He holds his brush in his right hand, masterfully transforming the canvas in front of him into someone's dream painting, an image to take pride of place on their lounge wall.
Every other stab of the brush he stops and takes a step back, checking his judgement. Behind him lie several pieces of previous work, portraits of many a happy customer.
His face is weathered, years of exposure to the sea and wind. His greying hair straddles halfway down his back, bound in a ponytail. What a wonderful life he enjoys.
Across the harbour the fishermen of St Ives prepare for a day at sea. Hopes of a good catch make for jolly banter aboard the boats as the crews prepare the nets and rigging.
The stench of fish from previous catches continues to linger and drifts around the dock. Seaweed clings to the nets and adds to the aroma.
The clattering of gear on deck adds to the general din as I make my way past the old Sloop Inn and head towards the main shopping high street.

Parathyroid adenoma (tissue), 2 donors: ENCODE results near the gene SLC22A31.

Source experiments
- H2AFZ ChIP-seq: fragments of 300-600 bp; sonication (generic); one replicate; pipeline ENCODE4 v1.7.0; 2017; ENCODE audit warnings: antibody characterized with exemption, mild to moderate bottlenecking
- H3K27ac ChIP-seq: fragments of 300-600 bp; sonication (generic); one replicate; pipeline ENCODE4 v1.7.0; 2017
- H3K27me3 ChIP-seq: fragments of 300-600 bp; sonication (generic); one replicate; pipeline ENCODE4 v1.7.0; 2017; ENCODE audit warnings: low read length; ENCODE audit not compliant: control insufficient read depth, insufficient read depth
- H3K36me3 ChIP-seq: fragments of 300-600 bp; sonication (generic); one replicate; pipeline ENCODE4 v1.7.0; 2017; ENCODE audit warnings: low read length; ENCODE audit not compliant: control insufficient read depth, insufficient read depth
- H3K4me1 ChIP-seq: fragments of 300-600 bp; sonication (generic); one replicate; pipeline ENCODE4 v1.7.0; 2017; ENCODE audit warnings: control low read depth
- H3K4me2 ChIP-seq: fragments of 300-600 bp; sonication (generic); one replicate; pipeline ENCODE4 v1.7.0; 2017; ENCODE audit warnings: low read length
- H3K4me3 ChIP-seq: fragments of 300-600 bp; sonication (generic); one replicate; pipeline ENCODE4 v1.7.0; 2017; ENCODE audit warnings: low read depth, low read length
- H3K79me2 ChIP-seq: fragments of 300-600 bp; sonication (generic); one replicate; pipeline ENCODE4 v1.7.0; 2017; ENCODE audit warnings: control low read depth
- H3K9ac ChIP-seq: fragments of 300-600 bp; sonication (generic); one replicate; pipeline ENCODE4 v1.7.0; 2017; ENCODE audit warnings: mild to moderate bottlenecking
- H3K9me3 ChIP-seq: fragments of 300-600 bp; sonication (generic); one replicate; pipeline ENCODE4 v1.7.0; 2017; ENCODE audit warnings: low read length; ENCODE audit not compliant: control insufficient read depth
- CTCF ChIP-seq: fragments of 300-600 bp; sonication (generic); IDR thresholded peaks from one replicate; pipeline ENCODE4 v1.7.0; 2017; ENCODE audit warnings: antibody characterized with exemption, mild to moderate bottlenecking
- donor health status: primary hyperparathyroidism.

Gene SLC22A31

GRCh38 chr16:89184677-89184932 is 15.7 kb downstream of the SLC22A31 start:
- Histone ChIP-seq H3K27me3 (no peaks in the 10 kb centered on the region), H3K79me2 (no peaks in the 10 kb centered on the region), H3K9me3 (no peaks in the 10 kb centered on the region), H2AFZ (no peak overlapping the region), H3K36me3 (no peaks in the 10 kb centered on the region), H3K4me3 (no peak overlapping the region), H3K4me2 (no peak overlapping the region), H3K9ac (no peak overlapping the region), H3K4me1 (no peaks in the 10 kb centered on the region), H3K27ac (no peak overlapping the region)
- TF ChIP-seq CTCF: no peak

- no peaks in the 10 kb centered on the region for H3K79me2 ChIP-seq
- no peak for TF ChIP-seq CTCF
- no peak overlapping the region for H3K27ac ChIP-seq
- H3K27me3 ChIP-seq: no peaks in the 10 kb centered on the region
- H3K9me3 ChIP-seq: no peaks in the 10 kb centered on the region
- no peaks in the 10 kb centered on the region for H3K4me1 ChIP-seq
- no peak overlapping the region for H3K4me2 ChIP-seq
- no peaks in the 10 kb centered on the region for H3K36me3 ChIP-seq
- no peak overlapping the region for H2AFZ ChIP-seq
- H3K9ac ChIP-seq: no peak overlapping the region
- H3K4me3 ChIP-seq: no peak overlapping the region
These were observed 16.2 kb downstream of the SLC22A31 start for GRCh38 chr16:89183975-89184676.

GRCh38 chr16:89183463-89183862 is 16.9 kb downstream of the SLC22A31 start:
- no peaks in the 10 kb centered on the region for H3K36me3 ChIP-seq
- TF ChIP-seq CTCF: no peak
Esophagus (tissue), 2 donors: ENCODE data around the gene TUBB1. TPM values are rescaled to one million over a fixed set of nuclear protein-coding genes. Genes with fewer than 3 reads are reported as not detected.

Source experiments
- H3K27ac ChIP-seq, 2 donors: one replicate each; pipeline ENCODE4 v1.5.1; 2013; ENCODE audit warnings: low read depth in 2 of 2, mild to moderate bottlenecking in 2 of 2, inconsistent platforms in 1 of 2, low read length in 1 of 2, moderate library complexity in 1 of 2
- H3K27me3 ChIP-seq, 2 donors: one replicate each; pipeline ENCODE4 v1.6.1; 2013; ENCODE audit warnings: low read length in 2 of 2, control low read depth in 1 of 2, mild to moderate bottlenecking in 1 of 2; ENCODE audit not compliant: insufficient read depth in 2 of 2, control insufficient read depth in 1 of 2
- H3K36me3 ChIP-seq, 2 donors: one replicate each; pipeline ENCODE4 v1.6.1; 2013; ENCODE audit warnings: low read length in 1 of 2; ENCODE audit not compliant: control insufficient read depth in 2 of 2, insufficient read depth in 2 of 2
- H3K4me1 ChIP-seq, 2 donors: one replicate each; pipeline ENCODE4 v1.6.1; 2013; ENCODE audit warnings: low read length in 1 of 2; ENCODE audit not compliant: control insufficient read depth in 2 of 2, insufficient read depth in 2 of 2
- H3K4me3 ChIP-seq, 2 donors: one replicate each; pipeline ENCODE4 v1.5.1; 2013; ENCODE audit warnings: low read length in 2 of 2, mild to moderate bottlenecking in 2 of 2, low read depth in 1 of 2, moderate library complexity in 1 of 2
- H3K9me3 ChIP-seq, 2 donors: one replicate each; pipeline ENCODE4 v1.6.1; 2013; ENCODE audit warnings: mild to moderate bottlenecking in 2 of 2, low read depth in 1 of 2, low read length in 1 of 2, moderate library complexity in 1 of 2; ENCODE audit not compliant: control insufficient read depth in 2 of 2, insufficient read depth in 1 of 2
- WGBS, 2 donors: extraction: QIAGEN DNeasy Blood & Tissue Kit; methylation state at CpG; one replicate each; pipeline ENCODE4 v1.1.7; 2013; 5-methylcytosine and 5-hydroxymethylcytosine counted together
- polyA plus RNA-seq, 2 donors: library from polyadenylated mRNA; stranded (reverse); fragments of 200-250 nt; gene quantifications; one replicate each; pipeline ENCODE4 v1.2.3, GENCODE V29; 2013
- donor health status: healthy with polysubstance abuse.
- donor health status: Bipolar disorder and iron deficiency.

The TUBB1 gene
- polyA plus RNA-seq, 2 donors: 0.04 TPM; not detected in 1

The narrow cobbled street starts with a slow incline. To the left lies an enticing little gift shop full of ocean souvenirs. The entrance leads you down a short but steep flight of steps, past a glut of hanging novelties.
Once at the bottom the shop opens out into an underground cavern of curiosities. Delicate little ornaments fill every nook and cranny.
The shelves ahead house a series of maps depicting geographical changes over the centuries throughout the regions of England.
The streets above are now bustling with life as locals and tourists work their way through the myriad of tight narrow streets like an army of busy ants.
Every few minutes the inconvenience of a passing motorist disturbs the balance of the high street.
The cobbled streets are so narrow you literally have to stand with your back to the wall to allow the passing vehicle. God help you if you have pushchairs and children.
But this minor gripe aside, St Ives is a town of rich character, a place to shop, soak up the sun and experience life in one of the quintessential fishing towns of Cornwall.